"We made a forecast for the ongoing flood in the Surma-Kushiyara basin prior to June 30, and now we are forecasting that the water level at many points of the Brahmaputra and Ganga might cross the danger level in the next three days," said Sazzad Hossain, Executive Engineer at the Bangladesh Flood Forecasting and Warning Centre (FFWC).
 
The projections made by the centre are based on data about water flow upstream in the Brahmaputra, Ganga, Teesta, Feni and Barak -- all transboundary rivers flowing in from India. It is provided to the Bangladesh Meteorological Department by their Indian and Chinese counterparts and gives the authorities more time to prepare and even evacuate the vulnerable residents if necessary.
 
Under bilateral agreements between the countries, India and China provide information twice a day during the monsoon to help Bangladesh update its flood forecasting systems.
 
India provides data from two points on the Ganga, five on the Brahmaputra, and one each on the Teesta, Feni and Barak rivers, while China provides river flow information from three points on the Brahmaputra river in Tibet.
 
People living in the Ganga-Brahmaputra-Meghna basin are used to floods during the monsoon season. Just last year, Bangladesh experienced a severe flood due to heavy monsoon rains in the Brahmaputra basin and in 2015, 200,000 hectares of Aman paddy and 50,000 hectares of vegetable fields were inundated with floodwater, according to the Department of Agricultural Extension (DAE).
 
In early June this year, heavy rainfall in Bangladesh and in Assam and Meghalaya caused floods in some parts of the country. Northeastern Bangladesh was badly hit, with the Surma river in Sylhet district flowing 72 cm and 78 cm above the danger level at two points.
 
According to the Bangladesh Water Development Board, the ongoing flood has affected several hundred people in the districts of Sylhet, Sunamganj, Habiganj and Moulovibazar, where 280 schools have been closed and around 300,000 people have been cut off.
 
But now that the country can learn about potential hazards a few days in advance, preparations can be made earlier. The DAE has made preparations to provide fresh Aman paddy seeds to farmers, in case crops are damaged by the floods.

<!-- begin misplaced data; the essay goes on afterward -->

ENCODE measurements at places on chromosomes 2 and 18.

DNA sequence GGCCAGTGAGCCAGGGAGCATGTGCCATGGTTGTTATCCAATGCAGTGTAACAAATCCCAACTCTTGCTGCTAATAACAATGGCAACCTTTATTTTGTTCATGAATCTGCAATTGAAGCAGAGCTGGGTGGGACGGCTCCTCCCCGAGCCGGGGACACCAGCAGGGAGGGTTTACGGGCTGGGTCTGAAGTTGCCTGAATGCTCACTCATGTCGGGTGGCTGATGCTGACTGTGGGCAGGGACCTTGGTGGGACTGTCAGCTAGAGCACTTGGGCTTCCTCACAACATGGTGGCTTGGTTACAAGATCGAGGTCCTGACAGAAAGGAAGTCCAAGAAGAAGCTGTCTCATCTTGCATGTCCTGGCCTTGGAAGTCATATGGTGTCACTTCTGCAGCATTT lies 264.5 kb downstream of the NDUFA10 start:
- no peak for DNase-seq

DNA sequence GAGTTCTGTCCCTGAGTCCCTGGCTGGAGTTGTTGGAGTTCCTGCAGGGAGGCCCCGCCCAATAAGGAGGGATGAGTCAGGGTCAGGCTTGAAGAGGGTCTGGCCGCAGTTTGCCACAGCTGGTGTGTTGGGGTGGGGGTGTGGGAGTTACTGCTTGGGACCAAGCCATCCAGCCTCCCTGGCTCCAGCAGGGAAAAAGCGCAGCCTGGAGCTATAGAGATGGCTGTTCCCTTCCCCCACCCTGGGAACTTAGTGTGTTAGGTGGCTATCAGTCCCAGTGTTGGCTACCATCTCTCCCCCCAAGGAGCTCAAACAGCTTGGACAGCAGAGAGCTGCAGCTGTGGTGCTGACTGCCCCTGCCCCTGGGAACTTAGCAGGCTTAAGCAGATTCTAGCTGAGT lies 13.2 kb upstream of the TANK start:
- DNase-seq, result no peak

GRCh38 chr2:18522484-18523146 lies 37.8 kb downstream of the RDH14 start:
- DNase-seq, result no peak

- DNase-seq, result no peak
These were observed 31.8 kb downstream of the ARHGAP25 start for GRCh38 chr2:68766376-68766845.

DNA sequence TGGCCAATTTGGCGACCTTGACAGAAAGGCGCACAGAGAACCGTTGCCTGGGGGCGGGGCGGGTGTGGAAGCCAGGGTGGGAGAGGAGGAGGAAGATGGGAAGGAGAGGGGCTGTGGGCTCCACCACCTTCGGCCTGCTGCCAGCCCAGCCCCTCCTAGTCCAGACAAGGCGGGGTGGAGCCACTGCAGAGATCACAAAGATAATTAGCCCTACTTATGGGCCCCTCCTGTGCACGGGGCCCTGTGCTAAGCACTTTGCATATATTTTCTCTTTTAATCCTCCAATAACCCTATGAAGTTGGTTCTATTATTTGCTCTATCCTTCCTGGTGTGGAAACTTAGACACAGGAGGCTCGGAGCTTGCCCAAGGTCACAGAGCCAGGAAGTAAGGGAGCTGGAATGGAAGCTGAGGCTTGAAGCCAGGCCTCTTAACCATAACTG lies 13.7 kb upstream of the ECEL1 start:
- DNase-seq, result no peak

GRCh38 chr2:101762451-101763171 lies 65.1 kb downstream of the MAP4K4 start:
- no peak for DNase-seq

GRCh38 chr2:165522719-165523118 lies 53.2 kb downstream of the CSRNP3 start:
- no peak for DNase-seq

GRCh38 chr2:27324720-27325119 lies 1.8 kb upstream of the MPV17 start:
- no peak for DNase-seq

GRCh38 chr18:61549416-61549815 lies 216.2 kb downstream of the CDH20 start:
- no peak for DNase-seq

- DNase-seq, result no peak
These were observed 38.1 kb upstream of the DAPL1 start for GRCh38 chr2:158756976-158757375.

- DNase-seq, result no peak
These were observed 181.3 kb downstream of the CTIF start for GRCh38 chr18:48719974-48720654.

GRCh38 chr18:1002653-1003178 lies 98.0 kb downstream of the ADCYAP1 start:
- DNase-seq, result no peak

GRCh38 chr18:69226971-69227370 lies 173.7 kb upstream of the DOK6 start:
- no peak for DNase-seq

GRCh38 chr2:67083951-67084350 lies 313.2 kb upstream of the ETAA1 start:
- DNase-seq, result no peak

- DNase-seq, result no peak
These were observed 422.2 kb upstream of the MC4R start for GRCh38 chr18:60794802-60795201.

"We have enough preparation to supply farmers Aman paddy seeds after the flood so that they can continue their cultivation," Chaitanya Kumar Das, Deputy Director of the DAE, told thethirdpole.net.
 
"Considering the FFWC's forecast, we have made preparations, including relief and rehabilitation mechanisms, to tackle the natural disaster," Abu Saleh Mohammad Ferdous Khan, Deputy Commissioner of Kurigram district administration, told thethirdpole.net. "We get enough time to evacuate people living in low-lying areas near the rivers."
 
Meanwhile, in Assam, over 1.25 million people have been affected by the floods, and at least 33 already reported killed. Major highways have been disrupted, and the famed Kaziranga National Park, home of the one-horned rhinoceros, is mostly under water, with animals seeking higher ground.
 
It is unclear why, if Bangladesh is better prepared for floods at least partially due to information shared by India, Indian states do not seem to be. In the past, the states of West Bengal and Assam have blamed lack of information from upstream riparians such as Bhutan and China.
 
The floods are a regular catastrophe, occurring year on year with comparable amounts of people affected. And while it is argued that India and Bangladesh must work together to deal with transboundary floods, the challenges for India seem to be as much within than outside its borders.
 
Disclaimer: Information, facts or opinions expressed in this news article are presented as sourced from IANS and do not reflect views of Moneylife and hence Moneylife is not responsible or liable for the same. As a source and news provider, IANS is responsible for accuracy, completeness, suitability and validity of any information in this article.

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COMMENTS

Deepak Narain

2 months ago

We believe in helping others and ignoring ourselves and our people. Otherwise, why would our government give away 17160.63 acres of our land to Bangladesh for a paltry 7110.02 acres of Bangla land while our own 'chicken-neck' (our only link to our North-East) continues to be as precarious as ever.